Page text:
People talk about Steve McQueen he's doing great with Shame BUT Shame has a mostly white cast. Would a movie like Shame that deals with sexual addiction appeal to black audiences if the cast was all black? Would Shame get mainstream attention if it had an all black cast?

    Mackie is "inside" the Hollywood film industry and I am surprised at his comments. There are problems black directors and fimmakers have in obtaining funding to film, produce a movie. There are problems in getting PRESS even from the BLACK PRESS.


    I am surprised that Mackie did not discuss the issue of DISTRIBUTION. Anyone can make a movie BUT how does the movie reach an audience? How is the movie marketed? I think this is the problem here. There are black directors out there TRYING to make a difference the problem is either black people or other races don't know about the artist work, there is not enough money for marketing, no studio will greenlight these movies.

  • Jug | October 14, 2011 8:06 AMReply

    Neziah you are right. Gotta look around for them. And I know for me, that's why I understand his analogy to music, because there was a time when those sorts of musicians were the norm, the standard, the mainstream/top 40. But they are now underground, like Richard Ayoade or Dee Ree's or Seith Mann.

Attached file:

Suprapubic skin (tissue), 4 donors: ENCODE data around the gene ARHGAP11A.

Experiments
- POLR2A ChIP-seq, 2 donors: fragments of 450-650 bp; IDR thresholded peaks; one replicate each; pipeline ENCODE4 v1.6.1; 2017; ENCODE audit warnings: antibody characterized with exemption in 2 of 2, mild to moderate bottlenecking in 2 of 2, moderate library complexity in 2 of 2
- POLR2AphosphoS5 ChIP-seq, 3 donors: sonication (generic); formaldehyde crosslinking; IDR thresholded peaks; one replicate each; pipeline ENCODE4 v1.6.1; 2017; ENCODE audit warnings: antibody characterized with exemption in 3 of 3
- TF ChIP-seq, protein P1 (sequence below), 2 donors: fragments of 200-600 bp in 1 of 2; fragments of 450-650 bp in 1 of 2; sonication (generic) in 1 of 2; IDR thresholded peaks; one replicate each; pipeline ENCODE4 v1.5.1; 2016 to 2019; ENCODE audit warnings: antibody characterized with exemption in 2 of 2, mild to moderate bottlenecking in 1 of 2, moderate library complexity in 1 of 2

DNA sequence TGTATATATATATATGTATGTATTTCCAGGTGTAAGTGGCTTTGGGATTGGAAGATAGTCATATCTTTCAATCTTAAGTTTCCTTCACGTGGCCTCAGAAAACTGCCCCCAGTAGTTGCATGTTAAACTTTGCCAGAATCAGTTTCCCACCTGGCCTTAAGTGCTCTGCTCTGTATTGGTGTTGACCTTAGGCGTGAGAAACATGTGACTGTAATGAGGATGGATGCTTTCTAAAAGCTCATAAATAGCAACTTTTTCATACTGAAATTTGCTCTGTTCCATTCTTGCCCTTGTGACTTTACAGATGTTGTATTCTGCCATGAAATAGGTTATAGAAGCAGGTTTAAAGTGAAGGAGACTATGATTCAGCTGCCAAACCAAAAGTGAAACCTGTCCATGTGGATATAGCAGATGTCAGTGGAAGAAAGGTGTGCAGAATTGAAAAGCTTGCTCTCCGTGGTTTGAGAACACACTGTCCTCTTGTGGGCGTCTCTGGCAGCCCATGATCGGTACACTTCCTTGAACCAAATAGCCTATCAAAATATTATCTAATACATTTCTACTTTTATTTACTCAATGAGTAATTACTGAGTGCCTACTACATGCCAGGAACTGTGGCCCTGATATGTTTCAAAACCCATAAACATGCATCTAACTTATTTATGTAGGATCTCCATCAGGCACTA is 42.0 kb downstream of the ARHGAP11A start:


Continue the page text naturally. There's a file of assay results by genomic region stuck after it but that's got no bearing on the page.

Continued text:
Just sucks that you can't turn on your tv or got to the theatre & get to choose from these different artist's works...but then again, the game is much crazier now.

  • Neziah | October 14, 2011 7:53 AMReply

    He's right, but we already have many brilliant black filmmakers currently working. Some of which rarely make films anymore (Haile Gerima, Charles Burnett, Julie Dash, etc), but they're out there, and although many don't get the funding they desire, the few films they do make are unparallelled. Is there a new Robert Townsend and Spike Lee? Of course, and there's also new black filmmakers like Steve McQueen and Richard Ayoade who are really going above and beyond the expectations set upon them, so you just have to look at the right people.

  • Jug | October 14, 2011 5:03 AMReply